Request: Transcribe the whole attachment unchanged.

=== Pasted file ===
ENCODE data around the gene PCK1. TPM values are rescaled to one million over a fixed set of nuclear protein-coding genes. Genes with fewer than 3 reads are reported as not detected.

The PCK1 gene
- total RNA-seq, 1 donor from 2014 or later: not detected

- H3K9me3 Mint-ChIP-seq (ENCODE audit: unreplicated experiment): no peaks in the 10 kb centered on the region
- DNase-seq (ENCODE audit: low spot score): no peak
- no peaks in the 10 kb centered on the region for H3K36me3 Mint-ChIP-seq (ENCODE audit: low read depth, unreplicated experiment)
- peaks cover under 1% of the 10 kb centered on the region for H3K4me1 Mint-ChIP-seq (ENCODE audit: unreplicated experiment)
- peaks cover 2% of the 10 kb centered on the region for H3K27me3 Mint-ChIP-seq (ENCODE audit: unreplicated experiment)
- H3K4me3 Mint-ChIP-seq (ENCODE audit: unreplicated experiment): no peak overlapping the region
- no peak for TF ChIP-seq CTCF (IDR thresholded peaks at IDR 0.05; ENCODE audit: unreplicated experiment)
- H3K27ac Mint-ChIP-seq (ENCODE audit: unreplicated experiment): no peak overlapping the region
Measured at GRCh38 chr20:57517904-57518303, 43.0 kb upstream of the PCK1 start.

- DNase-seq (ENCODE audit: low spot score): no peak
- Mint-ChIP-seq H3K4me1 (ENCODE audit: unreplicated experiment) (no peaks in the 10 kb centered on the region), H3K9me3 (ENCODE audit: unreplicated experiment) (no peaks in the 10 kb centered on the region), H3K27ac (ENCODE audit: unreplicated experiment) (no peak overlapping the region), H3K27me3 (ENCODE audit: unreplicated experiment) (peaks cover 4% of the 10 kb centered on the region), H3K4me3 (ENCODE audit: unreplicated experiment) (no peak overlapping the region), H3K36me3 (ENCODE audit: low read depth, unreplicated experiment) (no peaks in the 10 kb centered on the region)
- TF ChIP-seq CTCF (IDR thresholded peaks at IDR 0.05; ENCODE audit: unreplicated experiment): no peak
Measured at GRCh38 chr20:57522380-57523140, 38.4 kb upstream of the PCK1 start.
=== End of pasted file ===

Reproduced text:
ENCODE data around the gene PCK1. TPM values are rescaled to one million over a fixed set of nuclear protein-coding genes. Genes with fewer than 3 reads are reported as not detected.

The PCK1 gene
- total RNA-seq, 1 donor from 2014 or later: not detected

- H3K9me3 Mint-ChIP-seq (ENCODE audit: unreplicated experiment): no peaks in the 10 kb centered on the region
- DNase-seq (ENCODE audit: low spot score): no peak
- no peaks in the 10 kb centered on the region for H3K36me3 Mint-ChIP-seq (ENCODE audit: low read depth, unreplicated experiment)
- peaks cover under 1% of the 10 kb centered on the region for H3K4me1 Mint-ChIP-seq (ENCODE audit: unreplicated experiment)
- peaks cover 2% of the 10 kb centered on the region for H3K27me3 Mint-ChIP-seq (ENCODE audit: unreplicated experiment)
- H3K4me3 Mint-ChIP-seq (ENCODE audit: unreplicated experiment): no peak overlapping the region
- no peak for TF ChIP-seq CTCF (IDR thresholded peaks at IDR 0.05; ENCODE audit: unreplicated experiment)
- H3K27ac Mint-ChIP-seq (ENCODE audit: unreplicated experiment): no peak overlapping the region
Measured at GRCh38 chr20:57517904-57518303, 43.0 kb upstream of the PCK1 start.

- DNase-seq (ENCODE audit: low spot score): no peak
- Mint-ChIP-seq H3K4me1 (ENCODE audit: unreplicated experiment) (no peaks in the 10 kb centered on the region), H3K9me3 (ENCODE audit: unreplicated experiment) (no peaks in the 10 kb centered on the region), H3K27ac (ENCODE audit: unreplicated experiment) (no peak overlapping the region), H3K27me3 (ENCODE audit: unreplicated experiment) (peaks cover 4% of the 10 kb centered on the region), H3K4me3 (ENCODE audit: unreplicated experiment) (no peak overlapping the region), H3K36me3 (ENCODE audit: low read depth, unreplicated experiment) (no peaks in the 10 kb centered on the region)
- TF ChIP-seq CTCF (IDR thresholded peaks at IDR 0.05; ENCODE audit: unreplicated experiment): no peak
Measured at GRCh38 chr20:57522380-57523140, 38.4 kb upstream of the PCK1 start.